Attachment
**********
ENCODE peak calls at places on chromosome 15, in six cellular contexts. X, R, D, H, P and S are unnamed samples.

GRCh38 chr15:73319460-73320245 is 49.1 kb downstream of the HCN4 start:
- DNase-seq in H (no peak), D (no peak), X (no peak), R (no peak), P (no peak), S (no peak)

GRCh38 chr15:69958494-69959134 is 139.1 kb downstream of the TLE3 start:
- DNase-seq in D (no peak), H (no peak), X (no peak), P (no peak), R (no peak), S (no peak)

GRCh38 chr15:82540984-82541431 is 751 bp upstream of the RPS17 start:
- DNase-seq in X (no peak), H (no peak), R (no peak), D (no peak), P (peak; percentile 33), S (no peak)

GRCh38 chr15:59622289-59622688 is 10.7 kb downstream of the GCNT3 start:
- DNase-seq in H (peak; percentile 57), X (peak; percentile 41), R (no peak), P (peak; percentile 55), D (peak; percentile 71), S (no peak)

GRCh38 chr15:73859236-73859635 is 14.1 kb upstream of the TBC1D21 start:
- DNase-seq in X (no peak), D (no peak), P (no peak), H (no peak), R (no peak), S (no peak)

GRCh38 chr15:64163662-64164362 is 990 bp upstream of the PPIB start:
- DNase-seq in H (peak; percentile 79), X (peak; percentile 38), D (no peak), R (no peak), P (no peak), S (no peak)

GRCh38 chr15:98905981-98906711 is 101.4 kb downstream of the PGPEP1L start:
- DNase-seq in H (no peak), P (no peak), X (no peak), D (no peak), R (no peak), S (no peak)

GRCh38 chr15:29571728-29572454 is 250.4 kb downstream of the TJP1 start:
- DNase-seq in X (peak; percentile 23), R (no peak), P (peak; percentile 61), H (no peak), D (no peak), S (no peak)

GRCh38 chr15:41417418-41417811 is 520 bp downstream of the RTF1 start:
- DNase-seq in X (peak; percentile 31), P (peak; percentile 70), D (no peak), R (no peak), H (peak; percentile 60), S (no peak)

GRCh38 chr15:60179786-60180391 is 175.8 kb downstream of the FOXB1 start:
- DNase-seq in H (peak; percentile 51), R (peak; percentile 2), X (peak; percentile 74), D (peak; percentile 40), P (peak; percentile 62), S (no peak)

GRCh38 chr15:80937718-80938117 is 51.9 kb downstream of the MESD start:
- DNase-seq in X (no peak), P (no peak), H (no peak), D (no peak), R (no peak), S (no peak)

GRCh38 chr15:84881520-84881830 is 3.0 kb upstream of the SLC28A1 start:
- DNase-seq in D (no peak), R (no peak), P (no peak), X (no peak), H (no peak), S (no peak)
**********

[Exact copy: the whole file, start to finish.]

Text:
ENCODE peak calls at places on chromosome 15, in six cellular contexts. X, R, D, H, P and S are unnamed samples.

GRCh38 chr15:73319460-73320245 is 49.1 kb downstream of the HCN4 start:
- DNase-seq in H (no peak), D (no peak), X (no peak), R (no peak), P (no peak), S (no peak)

GRCh38 chr15:69958494-69959134 is 139.1 kb downstream of the TLE3 start:
- DNase-seq in D (no peak), H (no peak), X (no peak), P (no peak), R (no peak), S (no peak)

GRCh38 chr15:82540984-82541431 is 751 bp upstream of the RPS17 start:
- DNase-seq in X (no peak), H (no peak), R (no peak), D (no peak), P (peak; percentile 33), S (no peak)

GRCh38 chr15:59622289-59622688 is 10.7 kb downstream of the GCNT3 start:
- DNase-seq in H (peak; percentile 57), X (peak; percentile 41), R (no peak), P (peak; percentile 55), D (peak; percentile 71), S (no peak)

GRCh38 chr15:73859236-73859635 is 14.1 kb upstream of the TBC1D21 start:
- DNase-seq in X (no peak), D (no peak), P (no peak), H (no peak), R (no peak), S (no peak)

GRCh38 chr15:64163662-64164362 is 990 bp upstream of the PPIB start:
- DNase-seq in H (peak; percentile 79), X (peak; percentile 38), D (no peak), R (no peak), P (no peak), S (no peak)

GRCh38 chr15:98905981-98906711 is 101.4 kb downstream of the PGPEP1L start:
- DNase-seq in H (no peak), P (no peak), X (no peak), D (no peak), R (no peak), S (no peak)

GRCh38 chr15:29571728-29572454 is 250.4 kb downstream of the TJP1 start:
- DNase-seq in X (peak; percentile 23), R (no peak), P (peak; percentile 61), H (no peak), D (no peak), S (no peak)

GRCh38 chr15:41417418-41417811 is 520 bp downstream of the RTF1 start:
- DNase-seq in X (peak; percentile 31), P (peak; percentile 70), D (no peak), R (no peak), H (peak; percentile 60), S (no peak)

GRCh38 chr15:60179786-60180391 is 175.8 kb downstream of the FOXB1 start:
- DNase-seq in H (peak; percentile 51), R (peak; percentile 2), X (peak; percentile 74), D (peak; percentile 40), P (peak; percentile 62), S (no peak)

GRCh38 chr15:80937718-80938117 is 51.9 kb downstream of the MESD start:
- DNase-seq in X (no peak), P (no peak), H (no peak), D (no peak), R (no peak), S (no peak)

GRCh38 chr15:84881520-84881830 is 3.0 kb upstream of the SLC28A1 start:
- DNase-seq in D (no peak), R (no peak), P (no peak), X (no peak), H (no peak), S (no peak)